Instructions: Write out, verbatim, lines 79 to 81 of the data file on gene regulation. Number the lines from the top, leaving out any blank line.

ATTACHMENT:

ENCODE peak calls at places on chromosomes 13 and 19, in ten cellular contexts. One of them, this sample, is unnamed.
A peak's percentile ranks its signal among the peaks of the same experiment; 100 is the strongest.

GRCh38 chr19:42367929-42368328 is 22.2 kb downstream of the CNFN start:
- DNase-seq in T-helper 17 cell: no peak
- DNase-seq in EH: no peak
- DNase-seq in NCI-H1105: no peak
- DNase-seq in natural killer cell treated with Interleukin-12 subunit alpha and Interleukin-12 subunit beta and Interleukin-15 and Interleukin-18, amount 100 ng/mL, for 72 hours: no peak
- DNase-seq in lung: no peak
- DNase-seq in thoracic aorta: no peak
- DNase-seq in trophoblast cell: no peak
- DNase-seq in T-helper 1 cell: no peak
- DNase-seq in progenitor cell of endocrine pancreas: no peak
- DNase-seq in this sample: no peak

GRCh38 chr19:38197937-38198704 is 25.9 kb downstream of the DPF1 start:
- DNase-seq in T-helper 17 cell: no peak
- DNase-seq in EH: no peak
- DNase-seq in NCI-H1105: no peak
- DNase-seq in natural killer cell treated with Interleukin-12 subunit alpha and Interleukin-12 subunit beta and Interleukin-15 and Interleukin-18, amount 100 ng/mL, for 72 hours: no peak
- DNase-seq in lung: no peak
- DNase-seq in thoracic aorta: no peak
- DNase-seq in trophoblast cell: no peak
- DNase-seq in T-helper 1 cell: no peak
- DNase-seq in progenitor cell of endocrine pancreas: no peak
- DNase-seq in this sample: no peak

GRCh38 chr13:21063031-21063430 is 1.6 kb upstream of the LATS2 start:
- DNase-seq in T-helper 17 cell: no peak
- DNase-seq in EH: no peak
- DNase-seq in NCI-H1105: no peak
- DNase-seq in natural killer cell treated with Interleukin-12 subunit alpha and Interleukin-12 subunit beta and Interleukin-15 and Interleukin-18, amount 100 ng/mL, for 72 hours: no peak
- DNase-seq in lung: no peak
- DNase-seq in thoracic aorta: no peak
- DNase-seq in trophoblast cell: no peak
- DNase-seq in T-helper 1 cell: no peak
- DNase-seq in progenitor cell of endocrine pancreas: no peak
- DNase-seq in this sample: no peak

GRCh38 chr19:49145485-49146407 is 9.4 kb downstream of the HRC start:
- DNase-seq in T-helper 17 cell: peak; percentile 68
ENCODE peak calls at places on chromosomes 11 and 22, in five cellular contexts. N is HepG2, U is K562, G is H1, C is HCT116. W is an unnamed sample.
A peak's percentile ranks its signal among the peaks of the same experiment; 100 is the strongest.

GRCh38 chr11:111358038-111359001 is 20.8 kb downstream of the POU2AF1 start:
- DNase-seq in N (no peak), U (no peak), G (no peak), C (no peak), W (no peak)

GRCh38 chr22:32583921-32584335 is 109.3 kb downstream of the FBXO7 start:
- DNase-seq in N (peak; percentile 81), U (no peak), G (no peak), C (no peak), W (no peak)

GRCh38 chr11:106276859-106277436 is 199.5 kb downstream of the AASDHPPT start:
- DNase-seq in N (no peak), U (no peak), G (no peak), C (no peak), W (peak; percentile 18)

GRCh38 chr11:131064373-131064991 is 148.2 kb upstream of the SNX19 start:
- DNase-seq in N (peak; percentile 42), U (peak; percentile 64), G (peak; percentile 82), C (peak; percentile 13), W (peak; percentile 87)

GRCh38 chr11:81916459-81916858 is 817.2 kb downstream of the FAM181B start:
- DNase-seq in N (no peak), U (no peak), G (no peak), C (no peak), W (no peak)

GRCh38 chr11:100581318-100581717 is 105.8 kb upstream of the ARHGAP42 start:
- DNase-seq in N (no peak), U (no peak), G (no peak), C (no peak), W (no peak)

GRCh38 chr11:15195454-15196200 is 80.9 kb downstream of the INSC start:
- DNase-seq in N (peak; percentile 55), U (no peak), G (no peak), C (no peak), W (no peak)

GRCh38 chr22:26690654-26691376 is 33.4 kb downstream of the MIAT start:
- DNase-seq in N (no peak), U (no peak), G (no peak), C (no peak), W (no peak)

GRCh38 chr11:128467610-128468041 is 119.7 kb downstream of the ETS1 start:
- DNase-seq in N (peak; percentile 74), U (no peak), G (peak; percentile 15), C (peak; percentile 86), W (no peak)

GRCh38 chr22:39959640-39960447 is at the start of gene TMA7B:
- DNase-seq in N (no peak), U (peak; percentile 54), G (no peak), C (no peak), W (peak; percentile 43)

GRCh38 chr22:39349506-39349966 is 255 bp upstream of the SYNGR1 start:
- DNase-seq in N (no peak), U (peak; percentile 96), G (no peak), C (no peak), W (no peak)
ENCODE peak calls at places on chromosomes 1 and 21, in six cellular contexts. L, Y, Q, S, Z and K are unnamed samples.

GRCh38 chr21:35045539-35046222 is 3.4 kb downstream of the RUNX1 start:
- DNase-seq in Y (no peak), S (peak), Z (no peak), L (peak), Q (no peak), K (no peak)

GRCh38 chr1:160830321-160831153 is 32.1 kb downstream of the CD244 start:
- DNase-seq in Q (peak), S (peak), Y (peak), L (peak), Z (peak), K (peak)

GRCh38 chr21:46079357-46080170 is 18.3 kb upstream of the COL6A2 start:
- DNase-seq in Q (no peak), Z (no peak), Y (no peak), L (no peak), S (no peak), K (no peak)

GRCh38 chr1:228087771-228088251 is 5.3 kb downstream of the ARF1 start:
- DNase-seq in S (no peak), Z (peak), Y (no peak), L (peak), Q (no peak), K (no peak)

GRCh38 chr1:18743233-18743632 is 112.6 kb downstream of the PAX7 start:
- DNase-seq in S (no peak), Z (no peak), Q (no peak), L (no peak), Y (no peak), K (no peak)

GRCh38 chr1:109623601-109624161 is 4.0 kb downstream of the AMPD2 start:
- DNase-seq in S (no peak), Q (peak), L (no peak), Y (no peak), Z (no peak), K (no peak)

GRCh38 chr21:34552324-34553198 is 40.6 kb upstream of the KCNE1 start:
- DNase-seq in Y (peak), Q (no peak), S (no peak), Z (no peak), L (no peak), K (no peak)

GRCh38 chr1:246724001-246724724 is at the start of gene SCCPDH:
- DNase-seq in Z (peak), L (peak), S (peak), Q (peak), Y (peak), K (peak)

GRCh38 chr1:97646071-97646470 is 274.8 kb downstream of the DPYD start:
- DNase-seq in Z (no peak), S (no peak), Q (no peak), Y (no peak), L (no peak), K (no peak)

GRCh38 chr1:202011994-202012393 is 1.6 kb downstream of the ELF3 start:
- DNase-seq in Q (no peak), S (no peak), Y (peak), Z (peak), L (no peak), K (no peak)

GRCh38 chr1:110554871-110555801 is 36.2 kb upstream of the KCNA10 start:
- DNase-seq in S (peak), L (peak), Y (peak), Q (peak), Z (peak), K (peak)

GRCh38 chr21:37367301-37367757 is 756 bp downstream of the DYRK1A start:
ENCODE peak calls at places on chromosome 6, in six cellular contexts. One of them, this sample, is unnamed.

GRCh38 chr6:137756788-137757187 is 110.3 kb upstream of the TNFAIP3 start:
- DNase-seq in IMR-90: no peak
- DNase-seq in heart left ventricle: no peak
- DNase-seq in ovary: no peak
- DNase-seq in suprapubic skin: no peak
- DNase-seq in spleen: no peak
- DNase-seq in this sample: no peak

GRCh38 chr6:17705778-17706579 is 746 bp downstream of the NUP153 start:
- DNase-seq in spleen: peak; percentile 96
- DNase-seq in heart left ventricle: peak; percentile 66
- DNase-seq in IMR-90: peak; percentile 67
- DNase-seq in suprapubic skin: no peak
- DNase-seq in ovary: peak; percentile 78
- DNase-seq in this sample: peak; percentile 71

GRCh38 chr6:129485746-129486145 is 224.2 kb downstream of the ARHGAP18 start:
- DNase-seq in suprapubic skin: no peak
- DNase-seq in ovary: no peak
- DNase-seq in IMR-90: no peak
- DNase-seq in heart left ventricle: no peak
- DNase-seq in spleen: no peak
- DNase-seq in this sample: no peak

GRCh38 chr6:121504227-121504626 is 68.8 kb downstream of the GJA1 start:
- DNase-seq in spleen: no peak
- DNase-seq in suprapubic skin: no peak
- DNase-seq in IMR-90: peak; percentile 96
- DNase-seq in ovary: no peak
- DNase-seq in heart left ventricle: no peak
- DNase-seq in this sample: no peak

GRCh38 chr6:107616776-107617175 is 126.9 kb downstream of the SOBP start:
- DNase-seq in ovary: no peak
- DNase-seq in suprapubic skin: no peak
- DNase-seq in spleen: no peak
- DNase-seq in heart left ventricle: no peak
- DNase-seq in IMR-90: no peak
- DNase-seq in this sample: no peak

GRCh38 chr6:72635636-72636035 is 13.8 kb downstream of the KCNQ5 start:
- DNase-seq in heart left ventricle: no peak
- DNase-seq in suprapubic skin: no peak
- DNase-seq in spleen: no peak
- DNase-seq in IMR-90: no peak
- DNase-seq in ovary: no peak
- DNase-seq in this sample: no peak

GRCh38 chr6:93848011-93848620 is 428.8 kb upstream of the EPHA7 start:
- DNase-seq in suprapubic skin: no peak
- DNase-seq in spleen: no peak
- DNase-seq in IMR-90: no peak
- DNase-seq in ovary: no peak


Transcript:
GRCh38 chr1:97646071-97646470 is 274.8 kb downstream of the DPYD start:
- DNase-seq in Z (no peak), S (no peak), Q (no peak), Y (no peak), L (no peak), K (no peak)

GRCh38 chr1:202011994-202012393 is 1.6 kb downstream of the ELF3 start: